17-year-old Coady, a double World Junior Champion in Big Air and Slopestyle in 2017, was cruelly struck down by a training accident at PyeongChang on the eve of her Olympic competition but now sees the past eight months as a ‘blessing in disguise’.
Fresh from the excitement of the Gala evening at the Crown Palladium in Melbourne on Thursday, October 11, Coady is more energised than ever and looking forward to working with her mentor and Olympic gold medallist, Nick Green OAM from the Oarsome Foursome.
“Nick is such a legend. I got to meet him a couple of weeks ago. He’s a really cool guy, and he introduced me to some Australian icons at the Gala,” Coady recounted.
“I met Layne Beachley and Wendy Botha, which was sick because they are so cool and super women in surfing. And Shane Gould – that was so great because we’ve been watching Survivor because of Lydia (Lassila).”
“They were all super friendly, down to earth people. Of course, I knew about them, but they wanted to know about me. I had such a great time chatting to them. They were interested to hear from me and really reinforced how beneficial this scholarship is.”
It has been a tough eight months for the Junior World Champion as she struggled to come to terms with a lost Olympic opportunity, yet, as she says, the benefits of this year will stand her in good stead.
“To be honest, it took me a bot of time to see the benefits,” she said of her anterior cruciate ligament (ACL) injury in February at PyeongChang.
“It’s been a blessing in disguise. I’ve stepped back and reviewed the past after being forced to take time off and to appreciate everything. Especially as this is my Year 12. What if I’d have been riding at the same time?”
“I have been empowered to go to the gym and that’s been really good.”
With VCE exams beginning at the end of October, Coady is already looking ahead to the northern hemisphere winter – bar the maths exam on her 18th birthday on November 2.
“From mid-November I will be amping up my intensity in the gym and really trying to do everything I possible can to be strong and confident.”
“It looks like I will back on snow in mid to late January.”
Between final exams and gym, Coady plans to make the most of her scholarship and the mentoring with Nick Green. Mostly, it’s about wisdom – and that’s an uncommon trait for a teenager.
“I think I’m going to get a lot of wisdom from Nick. He has been to a lot of games, including winters. I really just think from his perspective and his knowledge that he’s going to be able to provide me with some rich technique – the little one percent things that make the difference, the mindset of competition and how he can pass that onto me.”
SAHOF brings together Australian sporting legends, inducts new members and annually awards ‘the Don’ to an athlete who has surpassed all in their field. This year, that award went to wheelchair racer Kurt Fearnley AO, who delivered a memorable acceptance speech. (here)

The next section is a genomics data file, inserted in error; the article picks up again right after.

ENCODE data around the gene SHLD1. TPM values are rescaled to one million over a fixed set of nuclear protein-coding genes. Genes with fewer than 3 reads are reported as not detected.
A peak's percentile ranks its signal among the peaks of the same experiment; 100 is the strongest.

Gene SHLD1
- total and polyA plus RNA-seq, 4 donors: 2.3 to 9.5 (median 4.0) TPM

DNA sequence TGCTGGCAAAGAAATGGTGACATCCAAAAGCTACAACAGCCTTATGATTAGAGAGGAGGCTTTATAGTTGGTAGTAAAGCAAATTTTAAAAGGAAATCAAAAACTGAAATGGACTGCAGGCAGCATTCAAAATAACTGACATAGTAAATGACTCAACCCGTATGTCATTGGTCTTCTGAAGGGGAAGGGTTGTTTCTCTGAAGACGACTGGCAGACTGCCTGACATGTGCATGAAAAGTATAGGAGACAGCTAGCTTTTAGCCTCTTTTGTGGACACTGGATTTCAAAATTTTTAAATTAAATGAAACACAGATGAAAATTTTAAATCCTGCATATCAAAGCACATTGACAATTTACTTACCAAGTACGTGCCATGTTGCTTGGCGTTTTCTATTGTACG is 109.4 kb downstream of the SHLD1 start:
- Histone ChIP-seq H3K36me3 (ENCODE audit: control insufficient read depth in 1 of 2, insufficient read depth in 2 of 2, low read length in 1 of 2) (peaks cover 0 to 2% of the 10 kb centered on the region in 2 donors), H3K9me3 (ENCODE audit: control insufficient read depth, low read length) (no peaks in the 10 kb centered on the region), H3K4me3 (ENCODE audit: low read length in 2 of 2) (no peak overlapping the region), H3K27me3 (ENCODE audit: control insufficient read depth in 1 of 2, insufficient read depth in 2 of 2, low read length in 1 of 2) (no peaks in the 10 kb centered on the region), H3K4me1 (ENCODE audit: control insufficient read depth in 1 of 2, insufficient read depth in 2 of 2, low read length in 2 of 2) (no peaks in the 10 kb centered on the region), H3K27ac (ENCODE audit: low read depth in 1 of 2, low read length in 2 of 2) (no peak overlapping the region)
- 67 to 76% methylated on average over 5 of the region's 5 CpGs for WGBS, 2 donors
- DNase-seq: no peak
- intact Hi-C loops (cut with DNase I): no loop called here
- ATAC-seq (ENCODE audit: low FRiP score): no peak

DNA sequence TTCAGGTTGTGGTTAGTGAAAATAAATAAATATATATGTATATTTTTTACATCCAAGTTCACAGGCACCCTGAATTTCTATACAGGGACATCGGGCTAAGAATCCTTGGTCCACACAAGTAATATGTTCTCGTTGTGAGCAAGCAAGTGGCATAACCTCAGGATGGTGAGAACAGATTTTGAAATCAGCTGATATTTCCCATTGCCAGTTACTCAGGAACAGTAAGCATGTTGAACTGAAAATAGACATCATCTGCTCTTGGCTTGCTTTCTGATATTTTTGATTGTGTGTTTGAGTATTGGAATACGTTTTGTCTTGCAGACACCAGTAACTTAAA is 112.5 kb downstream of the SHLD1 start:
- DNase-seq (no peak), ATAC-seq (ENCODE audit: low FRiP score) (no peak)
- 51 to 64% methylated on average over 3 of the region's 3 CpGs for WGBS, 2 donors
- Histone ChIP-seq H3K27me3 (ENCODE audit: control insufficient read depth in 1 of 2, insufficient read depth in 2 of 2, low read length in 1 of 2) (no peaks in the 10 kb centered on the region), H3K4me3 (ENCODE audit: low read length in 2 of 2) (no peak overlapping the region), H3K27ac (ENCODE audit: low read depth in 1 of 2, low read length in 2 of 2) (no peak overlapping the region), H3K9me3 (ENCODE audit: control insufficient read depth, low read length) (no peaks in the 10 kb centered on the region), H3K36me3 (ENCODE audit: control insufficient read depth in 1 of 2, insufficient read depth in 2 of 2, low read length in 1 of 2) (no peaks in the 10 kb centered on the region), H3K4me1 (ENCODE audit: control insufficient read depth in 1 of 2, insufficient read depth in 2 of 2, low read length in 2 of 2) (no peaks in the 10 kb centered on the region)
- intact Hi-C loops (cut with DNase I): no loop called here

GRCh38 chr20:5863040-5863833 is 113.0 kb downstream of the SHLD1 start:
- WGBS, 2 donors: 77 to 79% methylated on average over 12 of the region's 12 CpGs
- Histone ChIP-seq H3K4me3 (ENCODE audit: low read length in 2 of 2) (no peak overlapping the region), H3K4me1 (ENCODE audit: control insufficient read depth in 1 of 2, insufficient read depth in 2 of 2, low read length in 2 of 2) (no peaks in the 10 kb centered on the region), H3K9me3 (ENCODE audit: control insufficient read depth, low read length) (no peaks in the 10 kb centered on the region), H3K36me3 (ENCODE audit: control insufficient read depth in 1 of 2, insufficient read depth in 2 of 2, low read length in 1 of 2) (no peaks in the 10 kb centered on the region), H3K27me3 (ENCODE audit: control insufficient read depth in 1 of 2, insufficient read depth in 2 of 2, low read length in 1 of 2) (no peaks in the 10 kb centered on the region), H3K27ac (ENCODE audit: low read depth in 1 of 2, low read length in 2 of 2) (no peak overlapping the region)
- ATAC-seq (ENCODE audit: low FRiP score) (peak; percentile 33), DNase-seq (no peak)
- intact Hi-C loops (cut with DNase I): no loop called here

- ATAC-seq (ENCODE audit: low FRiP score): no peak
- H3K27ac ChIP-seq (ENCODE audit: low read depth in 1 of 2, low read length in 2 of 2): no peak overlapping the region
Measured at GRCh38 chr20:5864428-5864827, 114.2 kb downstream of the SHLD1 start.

The scholarship program is designed to help young Australians reach the highest levels of their sport, by providing encouragement and funding over a 14-month period.
The five athletes chosen for 2019 include Olympic snowboarder Tess Coady, Paralympic distance runner Jaryd Clifford, rising rower Giorgia Patten, promising diver Cassiel Rousseau and motor racing prodigy Cameron Shields.
Coady will receive one-on-one personal mentoring from Olympic Rowing gold medallist Nick Green OAM who is a member of the Sport Australia Hall of Fame, plus a $5,000 sporting expenses grant.
She only began competing internationally in 2017, winning the double Junior World titles in big air and slopestyle and was the youngest member to qualify for the for the Australian 2018 Winer Olympic Team. She was also recognised as the NSW Institute of Sport Young Athlete of the Year.
“It is a great privilege to be able to pass on some of my knowledge to Tess,” Green said. “Having teenage daughters of my own, I know that I will be able to listen to Tess and support and guide her growth as an athlete.”
Ski and Snowboard Australia CEO Michael Kennedy also praised the Melbourne teenager.
"Despite suffering a bitter setback when she injured herself in training at the Olympics in Korea, the manner in which she handled that disappointment and has committed herself to her recovery and to her sport shows exactly the kind of character required to be a champion,” he said.
“We are excited for Tess’s future and particularly the opportunity for her to be mentored by an Australian sporting champion as part of the SAHOF mentor program.
Since the introduction of the Program in 2006, 76 scholarships across 34 sports have been awarded, with 20 past and present scholarship recipients recently represented Australia at the 2018 Winter Olympic & Paralympic Games and the Gold Coast 2018 Commonwealth Games where past recipients captured six golds, seven silvers and one bronze medal.
Established in 1985, 2018 marked the 34th edition of Australian sport’s night of nights to perpetuate Australia’s rich sporting heritage, whilst promoting the values of courage, sportsmanship, integrity, mateship, persistence, and excellence, all underpinned by generosity, modesty, pride and ambition.
You can follow Tess Coady on Instagram tess_coady or on twitter @Tess_Coady
By Belinda Noonan